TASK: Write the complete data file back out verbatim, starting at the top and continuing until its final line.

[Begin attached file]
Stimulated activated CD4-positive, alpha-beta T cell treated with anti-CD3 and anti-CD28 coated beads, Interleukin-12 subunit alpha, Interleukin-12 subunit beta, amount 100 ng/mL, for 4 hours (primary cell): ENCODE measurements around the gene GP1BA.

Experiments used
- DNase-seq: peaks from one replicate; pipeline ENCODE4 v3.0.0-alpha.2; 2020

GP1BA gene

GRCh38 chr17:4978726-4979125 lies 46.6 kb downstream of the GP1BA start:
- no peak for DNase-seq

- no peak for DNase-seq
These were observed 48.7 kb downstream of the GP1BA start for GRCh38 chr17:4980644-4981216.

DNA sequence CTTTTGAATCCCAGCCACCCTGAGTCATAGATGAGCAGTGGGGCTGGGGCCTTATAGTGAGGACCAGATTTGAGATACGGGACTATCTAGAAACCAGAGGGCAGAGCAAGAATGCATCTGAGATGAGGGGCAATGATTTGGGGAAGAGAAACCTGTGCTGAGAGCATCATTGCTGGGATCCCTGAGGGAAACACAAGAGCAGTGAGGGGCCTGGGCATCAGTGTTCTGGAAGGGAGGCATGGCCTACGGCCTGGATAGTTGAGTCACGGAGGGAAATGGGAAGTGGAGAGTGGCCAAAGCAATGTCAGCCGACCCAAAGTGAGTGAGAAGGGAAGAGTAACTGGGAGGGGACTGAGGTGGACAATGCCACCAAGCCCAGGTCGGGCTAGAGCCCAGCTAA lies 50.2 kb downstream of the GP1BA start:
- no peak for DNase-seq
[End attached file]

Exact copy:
Stimulated activated CD4-positive, alpha-beta T cell treated with anti-CD3 and anti-CD28 coated beads, Interleukin-12 subunit alpha, Interleukin-12 subunit beta, amount 100 ng/mL, for 4 hours (primary cell): ENCODE measurements around the gene GP1BA.

Experiments used
- DNase-seq: peaks from one replicate; pipeline ENCODE4 v3.0.0-alpha.2; 2020

GP1BA gene

GRCh38 chr17:4978726-4979125 lies 46.6 kb downstream of the GP1BA start:
- no peak for DNase-seq

- no peak for DNase-seq
These were observed 48.7 kb downstream of the GP1BA start for GRCh38 chr17:4980644-4981216.

DNA sequence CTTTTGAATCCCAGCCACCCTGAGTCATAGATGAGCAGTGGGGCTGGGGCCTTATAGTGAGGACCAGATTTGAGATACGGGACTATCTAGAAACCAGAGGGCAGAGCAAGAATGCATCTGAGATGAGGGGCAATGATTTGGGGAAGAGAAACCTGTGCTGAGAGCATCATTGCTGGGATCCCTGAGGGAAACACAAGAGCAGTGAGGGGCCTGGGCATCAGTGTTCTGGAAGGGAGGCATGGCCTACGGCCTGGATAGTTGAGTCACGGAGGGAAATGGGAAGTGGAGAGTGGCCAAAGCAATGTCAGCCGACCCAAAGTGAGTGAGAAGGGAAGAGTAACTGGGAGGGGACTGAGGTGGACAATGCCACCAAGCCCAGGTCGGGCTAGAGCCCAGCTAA lies 50.2 kb downstream of the GP1BA start:
- no peak for DNase-seq